In the 1950s, Ebony magazine ran a story on Eartha Kitt's visit to South Africa. Though the white minority had prohibited integration of public facilities, they granted the entertainer temporary "white status" so she could perform. Even as a youth in Louisiana I could see the irony of South Africas stance toward race. More than the brutality of the apartheid system, I was disturbed by its irrationality, frightened by a government that could so nimbly twist reality. Like the backwoods of Mississippi or the Louisiana bayou, South Africa became a place for blacks like me to avoid.

    This past summer, forty years later, I found myself traveling to the new South Africa, part pilgrimage and part research. I went as a pilgrim to witness the countrys transformation to a democratic society. I went as a scholar to investigate the adversity that South Africas children still face even after the irrationality of apartheid has ended.

    This project grew out of my research on the effects of stress on child development in African-American communities. In South Africa I saw many parallels between the social and economic circumstances of children growing up in South Africas black townships and the situation I have observed here in Detroit.

    Many children in post-apartheid South Africa face the triple adversities of poverty, segregation and violence. The country suffers from a distribution of wealth even more extreme than our own. Per capita income for whites is seven times that of blacks. In 1989, while the poverty rate for whites was one percent in urban areas and two percent in the countryside, black poverty was 32 percent in the urban centers and 68 percent in rural areas.

    As segregative housing restrictions are lifted, whites are abandoning the cities they once dominated for distant suburbs, repeating a dynamic familiar to many U.S. cities. Blacks in search of better housing swell urban ranks, but red-lining and white flight contribute to a continuing concentration of poverty in the central cities.

    Such social and economic divides are well-established conditions for high rates of crime and social displacement, issues that affect all South Africans. While black township residents bear the brunt of the violence associated with poverty, the white middle-class is also preoccupied with crimes against person and property. Security guards and "armed response" signs are ubiquitous. Thousands of homeless adults and boys live in the parks and on the streets.

    In South Africa I encountered scholars interested in the effects of this poverty and violence on childrens emotional development, health, and academic achievement. As in the U.S., many South African researchers are examining the family and cultural resources that contribute to the resilience of children growing up with adversity. I felt cross-cultural/cross-national research could deepen our understanding of the relation between social environment and child development.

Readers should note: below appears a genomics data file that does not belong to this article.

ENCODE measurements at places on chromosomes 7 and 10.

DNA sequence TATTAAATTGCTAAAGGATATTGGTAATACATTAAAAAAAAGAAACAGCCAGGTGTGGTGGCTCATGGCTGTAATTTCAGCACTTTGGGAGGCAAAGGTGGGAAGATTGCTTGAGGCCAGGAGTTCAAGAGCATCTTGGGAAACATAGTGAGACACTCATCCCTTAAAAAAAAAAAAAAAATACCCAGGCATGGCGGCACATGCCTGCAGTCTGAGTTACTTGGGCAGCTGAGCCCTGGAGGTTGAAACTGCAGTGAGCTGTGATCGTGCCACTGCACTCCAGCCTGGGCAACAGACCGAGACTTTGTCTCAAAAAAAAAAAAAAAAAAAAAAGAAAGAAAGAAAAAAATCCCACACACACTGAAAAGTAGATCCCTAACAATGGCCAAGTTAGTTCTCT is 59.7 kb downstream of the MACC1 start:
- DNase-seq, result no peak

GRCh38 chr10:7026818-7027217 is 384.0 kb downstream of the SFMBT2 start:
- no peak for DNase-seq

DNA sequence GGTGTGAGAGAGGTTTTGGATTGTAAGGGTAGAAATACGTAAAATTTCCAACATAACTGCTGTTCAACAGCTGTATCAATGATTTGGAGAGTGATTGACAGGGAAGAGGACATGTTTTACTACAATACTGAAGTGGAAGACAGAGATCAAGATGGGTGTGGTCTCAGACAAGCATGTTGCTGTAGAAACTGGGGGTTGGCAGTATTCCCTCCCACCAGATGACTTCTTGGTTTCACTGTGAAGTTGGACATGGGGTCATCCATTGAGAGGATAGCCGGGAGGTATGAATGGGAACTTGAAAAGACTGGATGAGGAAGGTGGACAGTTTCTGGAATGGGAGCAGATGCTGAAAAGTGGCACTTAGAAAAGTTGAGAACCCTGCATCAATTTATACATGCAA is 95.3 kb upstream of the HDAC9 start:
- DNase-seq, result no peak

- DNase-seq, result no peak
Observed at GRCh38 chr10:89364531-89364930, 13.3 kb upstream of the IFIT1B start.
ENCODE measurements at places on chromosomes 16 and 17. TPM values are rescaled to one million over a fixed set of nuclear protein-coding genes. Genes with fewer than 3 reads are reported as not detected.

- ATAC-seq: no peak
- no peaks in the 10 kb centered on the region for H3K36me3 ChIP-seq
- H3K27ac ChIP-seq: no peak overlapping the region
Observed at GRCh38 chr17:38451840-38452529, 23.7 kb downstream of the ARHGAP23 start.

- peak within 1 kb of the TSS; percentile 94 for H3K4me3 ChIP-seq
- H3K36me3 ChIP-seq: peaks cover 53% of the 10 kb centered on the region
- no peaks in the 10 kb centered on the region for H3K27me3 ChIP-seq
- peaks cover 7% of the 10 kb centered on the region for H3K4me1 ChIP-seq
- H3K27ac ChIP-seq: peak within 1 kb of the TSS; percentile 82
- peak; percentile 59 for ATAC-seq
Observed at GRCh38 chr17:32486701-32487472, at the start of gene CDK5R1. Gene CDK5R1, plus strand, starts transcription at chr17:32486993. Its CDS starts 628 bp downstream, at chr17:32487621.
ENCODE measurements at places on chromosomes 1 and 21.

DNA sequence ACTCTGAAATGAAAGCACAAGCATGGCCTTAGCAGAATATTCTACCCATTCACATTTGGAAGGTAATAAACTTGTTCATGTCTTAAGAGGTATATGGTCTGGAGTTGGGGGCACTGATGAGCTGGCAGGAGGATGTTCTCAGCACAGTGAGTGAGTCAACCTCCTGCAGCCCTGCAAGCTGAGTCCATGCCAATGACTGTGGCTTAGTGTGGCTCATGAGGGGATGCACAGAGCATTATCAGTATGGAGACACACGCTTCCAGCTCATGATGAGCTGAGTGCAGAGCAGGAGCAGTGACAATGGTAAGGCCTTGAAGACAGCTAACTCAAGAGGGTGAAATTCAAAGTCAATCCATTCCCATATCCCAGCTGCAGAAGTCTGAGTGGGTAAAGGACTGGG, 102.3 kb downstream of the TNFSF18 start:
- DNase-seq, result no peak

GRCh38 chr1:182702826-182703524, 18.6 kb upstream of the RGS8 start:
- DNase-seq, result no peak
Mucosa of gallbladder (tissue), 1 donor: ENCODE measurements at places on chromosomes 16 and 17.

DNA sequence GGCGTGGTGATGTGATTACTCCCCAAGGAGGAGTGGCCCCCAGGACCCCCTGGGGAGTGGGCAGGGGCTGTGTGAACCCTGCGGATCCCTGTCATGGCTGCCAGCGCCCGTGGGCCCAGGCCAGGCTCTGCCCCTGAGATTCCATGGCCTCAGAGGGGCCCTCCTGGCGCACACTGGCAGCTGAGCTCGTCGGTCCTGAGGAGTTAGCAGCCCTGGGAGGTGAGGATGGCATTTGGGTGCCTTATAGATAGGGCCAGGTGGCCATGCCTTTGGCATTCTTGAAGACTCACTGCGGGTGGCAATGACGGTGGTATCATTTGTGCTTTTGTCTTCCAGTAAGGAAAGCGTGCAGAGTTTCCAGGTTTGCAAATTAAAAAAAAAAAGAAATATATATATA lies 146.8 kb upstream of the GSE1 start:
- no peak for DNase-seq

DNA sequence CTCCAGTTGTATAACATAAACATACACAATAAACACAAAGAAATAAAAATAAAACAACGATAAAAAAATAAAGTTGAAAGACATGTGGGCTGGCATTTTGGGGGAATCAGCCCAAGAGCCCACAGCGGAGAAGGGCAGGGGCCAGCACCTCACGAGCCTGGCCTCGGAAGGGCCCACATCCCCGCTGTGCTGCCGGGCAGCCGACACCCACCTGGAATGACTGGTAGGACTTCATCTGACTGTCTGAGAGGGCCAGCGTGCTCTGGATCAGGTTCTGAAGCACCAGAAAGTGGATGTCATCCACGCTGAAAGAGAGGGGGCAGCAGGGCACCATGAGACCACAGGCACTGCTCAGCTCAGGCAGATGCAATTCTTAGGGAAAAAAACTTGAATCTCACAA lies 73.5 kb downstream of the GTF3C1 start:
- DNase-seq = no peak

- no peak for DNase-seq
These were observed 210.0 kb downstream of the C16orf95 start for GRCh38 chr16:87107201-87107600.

At the University of Witwatersrand in Johannesburg I met with scholars involved in a ten year longitudinal study on the psychological and physical development of a multiracial cohort of 2,100 children born in 1990. I began a collaboration with psychologist Linda Richter and Thea Dewitt, anthropologist and project director, to study how poverty and violence affect the behavioral, emotional and academic adjustment of children over time.

    Children who grow up in poverty, in poor families and poor neighborhoods, experience more unpleasant, aversive situations, providing the foundation for sustained emotional states such as sadness or fear. Depending on the personal and family resources of the child, these aversive emotional states contribute to depressed-anxious moods, oppositional behavior, aggression, and low academic achievement.

    We first test how poverty status relates to the frequency of behavioral, emotional and academic maladjustment, and how childhood functioning changes over time. We then examine the role of family and cultural resources in moderating the effects of adversity on emotional functioning. Our research also examines which aspects of family spirituality, support, racial ideologies, and parental socialization around emotional regulation help children avoid or slow the expected effects of adversity.

    Traveling through South Africa, I was not surprised to see the joy and pride of black South Africans who have attained freedom after a long and difficult struggle. But I was unprepared for the reactions of white South Africans. On the radio and in newspapers, many expressed both relief and pride in the New South Africa. Whites too carried apartheids burden — guilt over their racial privilege and resentment toward government restrictions over their lives. They too feel emancipated by the downfall of apartheid.

    Yet few South Africans, black or white, naively expect these greater freedoms or the multiracial government of national unity to help them realize their aspirations in one generation. Most understand the difficulty of raising living standards and education levels of the poor majority. Social science research and social work intervention are especially welcome in the New South Africa. Many recognize the need for external support for training and capacitation, especially among blacks long-denied equal access to education.

    The recent change of government challenges the South African people and their leaders to build a multiracial, just, and open society. Today, the world watches South Africa and many, myself included, hope they succeed. I also hope we have seen the end of a time when authorities need to grant "white status" to Eartha Kitt or any other person in order to allow them access to the resources of a nation.

    Oscar Barbarin is Professor of Psychology and Social Work. His South Africa research is supported by a grant from the International Institute.